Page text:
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Ancient DNA Sequencing Provides Proof of Historic Chinook in Guadalupe River

In 2021, the Guadalupe-Coyote Resource Conservation District (now the North Santa Clara RCD) announced the publication of a collaborative research project that extended the historic range of Chinook salmon into Santa Clara County in Northern California. The District collaborated with Santa Clara University, South Bay Clean Creeks Coalition, Salmon and Steelhead Restoration Group, and University of Oklahoma to complete the study, which provides the first physical evidence that Chinook salmon were historically native to the Guadalupe River watershed, the southernmost major metropolitan area hosting salmon runs in the United States.

Map of Chinook salmon and redds found in the Guadalupe River.
Figure 1: South Bay Clean Creeks Coalition map of Chinook salmon adult carcasses and redds in the Guadalupe River and its tributaries in San Jose, California in January 2019.

Archaeological excavation of the Native American Rancheria associated with Mission Santa Clara de Asís was conducted by Albion Environmental and Santa Clara University from 2012-2013. The study site was situated on the Mission Creek tributary of the Guadalupe River in Santa Clara County, California, and dates from 1781–1834 CE. Ancient DNA extracted from 58 vertebrae samples identified by archaeologists as unspecified salmonids were sequenced at the Laboratories of Molecular Anthropology and Microbiome Research (LMAMR) Ancient Lab at the University of Oklahoma to resolve the specific species of trout and/or salmon. Three specimens were confirmed as Chinook salmon and the other 55 were confirmed as rainbow/steelhead trout. Nativity to the watershed is consistent with apparent habitat suitability and persistence of today’s salmon spawning runs, despite recent extreme drought years and major flood control-related concretization of the river.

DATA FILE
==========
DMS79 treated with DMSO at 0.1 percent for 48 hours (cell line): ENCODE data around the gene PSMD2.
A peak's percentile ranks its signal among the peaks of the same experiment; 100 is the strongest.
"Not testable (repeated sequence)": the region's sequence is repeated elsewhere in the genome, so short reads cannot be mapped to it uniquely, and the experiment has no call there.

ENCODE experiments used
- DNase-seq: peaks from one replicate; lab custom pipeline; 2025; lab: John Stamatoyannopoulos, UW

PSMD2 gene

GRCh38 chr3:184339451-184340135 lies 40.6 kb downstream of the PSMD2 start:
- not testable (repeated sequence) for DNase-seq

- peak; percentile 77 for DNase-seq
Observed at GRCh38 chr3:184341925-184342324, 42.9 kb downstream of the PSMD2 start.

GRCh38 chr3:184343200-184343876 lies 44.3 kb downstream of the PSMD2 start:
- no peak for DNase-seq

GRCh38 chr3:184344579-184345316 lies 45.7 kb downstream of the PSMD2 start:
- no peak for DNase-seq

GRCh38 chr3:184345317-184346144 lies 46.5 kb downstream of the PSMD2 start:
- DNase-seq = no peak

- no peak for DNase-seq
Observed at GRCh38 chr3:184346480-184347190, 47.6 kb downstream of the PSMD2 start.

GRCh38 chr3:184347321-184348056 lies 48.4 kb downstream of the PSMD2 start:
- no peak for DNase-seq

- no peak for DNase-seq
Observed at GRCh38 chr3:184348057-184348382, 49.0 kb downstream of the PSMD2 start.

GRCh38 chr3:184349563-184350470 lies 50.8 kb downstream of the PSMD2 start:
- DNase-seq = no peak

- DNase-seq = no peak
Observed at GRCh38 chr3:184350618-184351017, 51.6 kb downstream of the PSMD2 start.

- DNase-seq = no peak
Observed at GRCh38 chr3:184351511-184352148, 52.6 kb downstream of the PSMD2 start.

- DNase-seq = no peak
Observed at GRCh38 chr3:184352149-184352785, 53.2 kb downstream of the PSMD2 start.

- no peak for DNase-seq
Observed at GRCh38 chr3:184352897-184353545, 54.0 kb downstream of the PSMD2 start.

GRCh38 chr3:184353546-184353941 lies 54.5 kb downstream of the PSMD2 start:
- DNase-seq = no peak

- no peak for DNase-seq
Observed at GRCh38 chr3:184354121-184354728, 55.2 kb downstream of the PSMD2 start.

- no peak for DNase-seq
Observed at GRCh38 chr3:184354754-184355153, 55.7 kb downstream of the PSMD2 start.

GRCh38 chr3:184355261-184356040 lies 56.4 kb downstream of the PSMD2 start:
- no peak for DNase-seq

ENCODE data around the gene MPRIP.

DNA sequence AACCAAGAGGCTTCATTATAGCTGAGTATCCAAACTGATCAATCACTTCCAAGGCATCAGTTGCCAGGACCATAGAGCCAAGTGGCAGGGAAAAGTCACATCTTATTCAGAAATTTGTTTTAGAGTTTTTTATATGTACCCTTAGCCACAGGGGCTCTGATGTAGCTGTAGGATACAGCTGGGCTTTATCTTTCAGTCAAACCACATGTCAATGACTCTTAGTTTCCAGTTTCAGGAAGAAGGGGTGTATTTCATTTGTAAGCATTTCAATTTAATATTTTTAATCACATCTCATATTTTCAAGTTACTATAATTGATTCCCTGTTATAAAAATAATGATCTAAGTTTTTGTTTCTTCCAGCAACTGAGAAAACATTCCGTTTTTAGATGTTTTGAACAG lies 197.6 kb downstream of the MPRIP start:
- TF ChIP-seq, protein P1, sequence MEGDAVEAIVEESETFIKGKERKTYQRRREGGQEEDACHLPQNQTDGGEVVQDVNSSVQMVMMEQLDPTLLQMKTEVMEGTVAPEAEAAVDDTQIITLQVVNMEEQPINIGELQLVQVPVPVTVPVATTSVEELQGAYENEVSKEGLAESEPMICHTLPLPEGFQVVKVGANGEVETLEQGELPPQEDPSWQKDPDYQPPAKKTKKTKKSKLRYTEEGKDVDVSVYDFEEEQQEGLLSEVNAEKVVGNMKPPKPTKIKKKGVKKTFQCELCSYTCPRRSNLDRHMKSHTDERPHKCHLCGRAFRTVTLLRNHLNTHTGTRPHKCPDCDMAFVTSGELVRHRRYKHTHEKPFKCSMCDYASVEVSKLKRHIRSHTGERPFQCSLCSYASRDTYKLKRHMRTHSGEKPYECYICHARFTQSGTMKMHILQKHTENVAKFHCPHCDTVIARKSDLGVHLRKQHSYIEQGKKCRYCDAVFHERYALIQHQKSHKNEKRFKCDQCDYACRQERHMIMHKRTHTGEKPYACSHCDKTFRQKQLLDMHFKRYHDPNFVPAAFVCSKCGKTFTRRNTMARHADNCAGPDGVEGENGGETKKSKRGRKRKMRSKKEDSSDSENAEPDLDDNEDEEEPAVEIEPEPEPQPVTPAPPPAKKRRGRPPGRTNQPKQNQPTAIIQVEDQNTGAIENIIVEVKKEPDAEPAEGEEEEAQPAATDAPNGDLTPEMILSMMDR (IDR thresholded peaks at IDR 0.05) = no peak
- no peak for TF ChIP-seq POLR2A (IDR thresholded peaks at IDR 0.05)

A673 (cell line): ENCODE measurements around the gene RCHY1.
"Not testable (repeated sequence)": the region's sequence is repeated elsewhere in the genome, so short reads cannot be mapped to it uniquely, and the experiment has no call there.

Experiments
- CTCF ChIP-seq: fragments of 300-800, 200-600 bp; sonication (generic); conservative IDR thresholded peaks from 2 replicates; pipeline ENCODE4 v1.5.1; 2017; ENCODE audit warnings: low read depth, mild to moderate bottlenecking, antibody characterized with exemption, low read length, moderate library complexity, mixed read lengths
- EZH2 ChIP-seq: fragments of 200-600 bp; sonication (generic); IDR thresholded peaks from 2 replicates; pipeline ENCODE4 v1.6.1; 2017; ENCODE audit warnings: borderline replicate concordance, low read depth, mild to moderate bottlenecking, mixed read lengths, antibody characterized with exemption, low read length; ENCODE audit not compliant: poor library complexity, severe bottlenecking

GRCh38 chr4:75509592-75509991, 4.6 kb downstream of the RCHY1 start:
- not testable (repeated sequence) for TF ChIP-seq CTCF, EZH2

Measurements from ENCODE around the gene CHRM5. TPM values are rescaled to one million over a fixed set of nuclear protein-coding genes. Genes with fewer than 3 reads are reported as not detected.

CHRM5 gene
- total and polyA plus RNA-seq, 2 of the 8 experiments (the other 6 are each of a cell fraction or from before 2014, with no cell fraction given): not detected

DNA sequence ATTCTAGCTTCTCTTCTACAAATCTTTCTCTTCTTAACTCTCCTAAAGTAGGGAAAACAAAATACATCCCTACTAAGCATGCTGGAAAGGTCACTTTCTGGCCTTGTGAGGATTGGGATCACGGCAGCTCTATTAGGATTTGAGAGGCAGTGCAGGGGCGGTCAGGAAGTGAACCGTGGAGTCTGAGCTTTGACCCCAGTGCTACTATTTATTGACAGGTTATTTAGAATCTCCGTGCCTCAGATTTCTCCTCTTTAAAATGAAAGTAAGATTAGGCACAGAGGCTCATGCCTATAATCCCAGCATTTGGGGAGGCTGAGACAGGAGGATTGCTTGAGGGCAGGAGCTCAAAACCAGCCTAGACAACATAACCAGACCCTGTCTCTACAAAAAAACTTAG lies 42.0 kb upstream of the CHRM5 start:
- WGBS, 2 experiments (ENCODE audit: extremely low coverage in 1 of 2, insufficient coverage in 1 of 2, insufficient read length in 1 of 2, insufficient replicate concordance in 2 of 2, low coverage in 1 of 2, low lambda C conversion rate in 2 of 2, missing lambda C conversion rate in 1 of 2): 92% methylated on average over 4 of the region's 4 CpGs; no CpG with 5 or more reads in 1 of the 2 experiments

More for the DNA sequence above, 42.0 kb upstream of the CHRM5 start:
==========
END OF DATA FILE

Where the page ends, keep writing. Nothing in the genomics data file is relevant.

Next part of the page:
“These findings extend the historical range of coastal Chinook salmon 120 miles further south than previously believed.” said Board President Rick Lanman, M.D. “It underscores the importance of protecting today’s winter spawning runs, which miraculously still navigate through downtown San Jose.” 

About the Publication

Ancient DNA analysis of archaeological specimens extends Chinook salmon's known historic range to San Francisco Bay's tributaries and southernmost watershed (PONE-D-20-38536R) has been published in PLOS ONE, a peer-reviewed open access scientific journal published by the Public Library of Science (PLOS), whose goal is to share excellent science as broadly and effectively as possible to accelerate discovery and lead a transformation in research communication.

Press Release

President Lanman’s Presentation